Water purification for PFAS soil remediation in Amsterdam (NL)

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PFAS (per- or poly-fluorinated alkyl substances) is an extensive group of substances, which includes PFOS (perfluorooctane sulfonate) and PFOA (perfluorooctanoic acid). These are substances that can rapidly spread in the environment. Soil and groundwater can become quickly contaminated. In addition, the PFAS can change composition under changing conditions in the soil. Due to the specific properties of the PFAS, these can be very difficult to clean up. At a certain site in Amsterdam a soil remediation had to be carried out as part of the redevelopment. Included in this clean-up were a number of hotspots with PFAS in the soil. For the purification of the water at the site, some very stringent remediation and discharge standards applied. Purified water could only be discharged at PFAS levels below 1 µg/l.

We proposed an innovative technique for the purification of the groundwater. In order to determine the possibilities of the technique, we first carried out a pilot. This included investigating the detailed composition of the PFAS as this can have a strong influence on the purification. It was of course also examined whether the technique was capable of realising the necessary degree of purification (approximately 90-95%). During the pilot we also determined what the design of the technique would look like for the location. The pilot was a success. The PFAS turned out to consist of approximately 85% PFOS. PFAS levels of around 100 µg/l could be brought back to approximately 1 µg/l. In combination with a post-purification using extremely low levels of activated carbon it was possible to meet the discharge requirements.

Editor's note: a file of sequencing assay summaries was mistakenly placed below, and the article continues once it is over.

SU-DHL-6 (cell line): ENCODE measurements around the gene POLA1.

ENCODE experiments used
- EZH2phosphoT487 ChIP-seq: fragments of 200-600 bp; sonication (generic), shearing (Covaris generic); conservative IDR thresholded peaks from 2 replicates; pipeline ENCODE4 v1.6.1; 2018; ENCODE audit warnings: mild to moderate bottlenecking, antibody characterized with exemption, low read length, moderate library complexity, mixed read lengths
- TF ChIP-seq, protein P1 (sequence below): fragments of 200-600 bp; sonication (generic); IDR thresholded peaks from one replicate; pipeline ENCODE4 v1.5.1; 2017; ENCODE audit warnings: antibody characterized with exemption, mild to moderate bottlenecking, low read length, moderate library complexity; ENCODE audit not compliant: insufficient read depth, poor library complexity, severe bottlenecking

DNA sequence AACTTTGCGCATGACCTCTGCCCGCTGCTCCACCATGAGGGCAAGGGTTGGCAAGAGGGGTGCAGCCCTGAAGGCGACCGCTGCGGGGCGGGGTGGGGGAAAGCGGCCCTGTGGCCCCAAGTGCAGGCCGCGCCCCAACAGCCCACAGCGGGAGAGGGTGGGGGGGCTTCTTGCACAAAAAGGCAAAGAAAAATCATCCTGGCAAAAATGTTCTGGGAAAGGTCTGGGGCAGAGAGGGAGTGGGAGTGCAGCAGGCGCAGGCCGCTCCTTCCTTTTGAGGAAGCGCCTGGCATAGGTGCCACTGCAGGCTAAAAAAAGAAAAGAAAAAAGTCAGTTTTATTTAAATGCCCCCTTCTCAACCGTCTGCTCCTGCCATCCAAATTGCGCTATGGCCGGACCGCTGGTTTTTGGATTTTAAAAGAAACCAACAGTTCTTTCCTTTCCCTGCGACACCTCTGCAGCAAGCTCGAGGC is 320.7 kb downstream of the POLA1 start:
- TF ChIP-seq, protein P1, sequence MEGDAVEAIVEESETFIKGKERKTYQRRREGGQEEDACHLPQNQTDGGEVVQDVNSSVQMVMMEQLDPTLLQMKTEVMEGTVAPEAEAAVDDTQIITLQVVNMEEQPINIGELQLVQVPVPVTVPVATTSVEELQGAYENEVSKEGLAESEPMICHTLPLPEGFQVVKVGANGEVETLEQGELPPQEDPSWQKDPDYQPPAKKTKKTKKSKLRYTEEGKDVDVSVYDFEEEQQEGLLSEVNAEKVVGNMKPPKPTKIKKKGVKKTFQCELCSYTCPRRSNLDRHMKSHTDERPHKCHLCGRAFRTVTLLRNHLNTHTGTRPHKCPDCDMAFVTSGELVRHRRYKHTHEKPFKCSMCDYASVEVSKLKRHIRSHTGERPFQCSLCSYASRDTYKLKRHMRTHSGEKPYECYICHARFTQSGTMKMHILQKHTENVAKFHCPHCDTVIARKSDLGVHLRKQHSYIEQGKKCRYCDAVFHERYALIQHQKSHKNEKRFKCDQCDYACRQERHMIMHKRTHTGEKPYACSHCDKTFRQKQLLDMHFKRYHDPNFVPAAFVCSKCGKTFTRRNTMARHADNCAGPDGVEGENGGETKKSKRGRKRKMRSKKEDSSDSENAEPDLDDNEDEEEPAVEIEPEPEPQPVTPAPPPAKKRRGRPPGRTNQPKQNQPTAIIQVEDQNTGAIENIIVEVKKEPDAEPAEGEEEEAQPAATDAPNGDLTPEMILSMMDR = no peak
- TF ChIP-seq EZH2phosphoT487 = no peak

The technique is broadly based on the addition of a specifically developed agent that causes flocculation of the PFAS in the water. The agent concerns a vegetable compound that is harmless to the environment. Adding and mixing this agent leads to the formation of ‘microflocs’, which can then be removed from the water by means of microfiltration. In this way, the PFAS are collected in solid form. The amount of waste that contains PFAS is only very small. Depending on the precise composition of the PFAS, approximately 10-20 kg of waste containing PFAS is generated per 1,000 m3 of purified water. The major advantage of the technique is based on a number of facets. The predictability of the functioning of the technique and the costs are clear in the design stage of a project. What’s more, the amount of PFAS waste is very small compared to other techniques. This all leads to fewer project risks and a considerably lower cost level for water contaminated with PFAS.

The groundwater purification at the site has managed to reach the discharge norms. The groundwater extracted for the remediation and the necessary reduction in groundwater level has been purified. The application of this technique within the project has led to a considerable reduction of the costs for groundwater purification. During the purification of the groundwater, experience has been gained which will help to make any future applications of the technique much more predictable. One such point is that it is very important to remove as many of the floating particles in the water flow as possible prior to the purification. It also turned out that the composition of the PFAS in the extracted groundwater can change during the remediation. This is probably due to the remediation treatment in the soil.